(July 29): Singapore Airlines Ltd’s quarterly loss narrowed from a year earlier helped by growing demand for air freight that offset still-weak passenger traffic.
The carrier reported a net loss of S$409 million in its first quarter through June, compared with a loss of S$1.12 billion in the same period last year. Revenue climbed 52% to S$1.3 billion, according to a statement Thursday.
“The growing pace of mass vaccination exercises across many countries provides hope for further recovery in international air travel demand,” Singapore Airlines said. “However, the risk of new variants and fresh waves of Covid-19 infections in key markets remains a concern. The recovery trajectory will be dependent on government regulations, vaccination rates, and the risk profile of individual regulatory authorities.”
Passenger capacity is expected to reach about 33% of pre-Covid levels in the quarter ending September, an improvement from less than 5% in June last year. About 56% of Singapore’s population is now fully inoculated, according to Bloomberg’s Vaccine Tracker.
Singapore Airlines has cut its monthly operating cash burn to between S$100 million and S$150 million after deferring deliveries of aircraft and reducing staff headcount. The carrier raised S$6.2 billion in convertible bonds last month, giving it enough funds for almost two years, according to Bloomberg Intelligence analyst James Teo. It has already raised S$15.4 billion, including S$8.8 billion through a rights offering, since April last year.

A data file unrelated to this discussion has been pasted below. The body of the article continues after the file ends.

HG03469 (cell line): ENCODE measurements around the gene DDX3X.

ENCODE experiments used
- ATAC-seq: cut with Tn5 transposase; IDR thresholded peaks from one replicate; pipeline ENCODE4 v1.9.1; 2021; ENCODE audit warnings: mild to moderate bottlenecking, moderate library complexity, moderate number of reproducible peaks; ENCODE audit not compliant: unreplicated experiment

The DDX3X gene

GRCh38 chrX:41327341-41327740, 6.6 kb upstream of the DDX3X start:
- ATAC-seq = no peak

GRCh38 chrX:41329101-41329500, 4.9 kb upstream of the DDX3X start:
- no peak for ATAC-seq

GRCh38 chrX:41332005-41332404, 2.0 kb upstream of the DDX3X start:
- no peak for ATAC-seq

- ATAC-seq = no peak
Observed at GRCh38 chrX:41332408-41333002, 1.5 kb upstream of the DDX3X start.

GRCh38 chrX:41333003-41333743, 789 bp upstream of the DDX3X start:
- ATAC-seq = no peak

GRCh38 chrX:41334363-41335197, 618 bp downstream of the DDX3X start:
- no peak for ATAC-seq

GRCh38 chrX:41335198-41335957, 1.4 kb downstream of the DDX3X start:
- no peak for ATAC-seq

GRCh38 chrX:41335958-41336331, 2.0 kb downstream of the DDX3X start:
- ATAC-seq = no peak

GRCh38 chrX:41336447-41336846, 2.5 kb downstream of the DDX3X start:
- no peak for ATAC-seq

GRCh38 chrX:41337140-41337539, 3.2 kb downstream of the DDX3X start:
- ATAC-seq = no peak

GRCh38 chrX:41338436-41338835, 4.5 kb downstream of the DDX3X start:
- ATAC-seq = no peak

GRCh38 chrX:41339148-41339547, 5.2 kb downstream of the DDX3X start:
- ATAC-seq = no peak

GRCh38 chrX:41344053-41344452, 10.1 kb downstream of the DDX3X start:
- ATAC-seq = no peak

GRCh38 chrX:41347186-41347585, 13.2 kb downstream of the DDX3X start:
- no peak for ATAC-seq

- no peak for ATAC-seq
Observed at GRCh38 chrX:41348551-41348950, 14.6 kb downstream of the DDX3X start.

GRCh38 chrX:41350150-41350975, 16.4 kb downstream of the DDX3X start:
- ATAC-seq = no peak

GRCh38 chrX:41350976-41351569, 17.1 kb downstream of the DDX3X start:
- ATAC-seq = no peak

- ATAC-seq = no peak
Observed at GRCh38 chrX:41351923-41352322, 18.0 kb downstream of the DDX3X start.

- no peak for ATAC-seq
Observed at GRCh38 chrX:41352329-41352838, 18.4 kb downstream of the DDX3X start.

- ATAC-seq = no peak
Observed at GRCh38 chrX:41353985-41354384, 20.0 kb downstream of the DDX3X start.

The airline’s cargo business carried 78% more in terms of millions of kilograms in the three months to June versus the previous corresponding period.
The company had a fuel hedging gain of S$13 million in the quarter, compared to a loss of S$71 million a year ago. It had a mark-to-market gain of S$72 million, compared to a loss of S$464 million a year ago.
Travel demand may improve later in the year as Singapore aims to allow quarantine-free travel from September, when it expects to have 80% of its population fully vaccinated, Finance Minister Lawrence Wong said Monday.
Wong said the city-state will be able to start reopening its borders and establishing travel corridors with other countries or regions that have infections under control. That’s not a sure thing, however, as new waves of the virus and highly infectious variants threaten to undermine any recovery.
“At each stage of easing we will monitor the health outcomes, especially the hospitalization and intensive care unit cases closely,” Wong said. “We will ensure that these remain acceptable and stable, before we proceed to the next step.”
By the end of September, Singapore Airlines “expects to serve around 50% of the points that were part of our passenger network before the onset of Covid-19,” it said Thursday.
The carrier re-instated services to Cape Town this month as well as services to Manchester and Rome. Its low-cost arm Scoot re-introduced flights to Sydney earlier this month and plans to resume flights to Berlin from next month pending regulatory approvals.
Singapore Airlines’ dollar bonds extended gains and outperformed peers in July on bets the carrier will face less competition when international travel returns. Its notes due in July 2026 rose 1.3 cents on the dollar this month.
The company’s shares rose 1.2% in Singapore on Thursday. They’ve fallen about 17% since the onset of Covid early last year.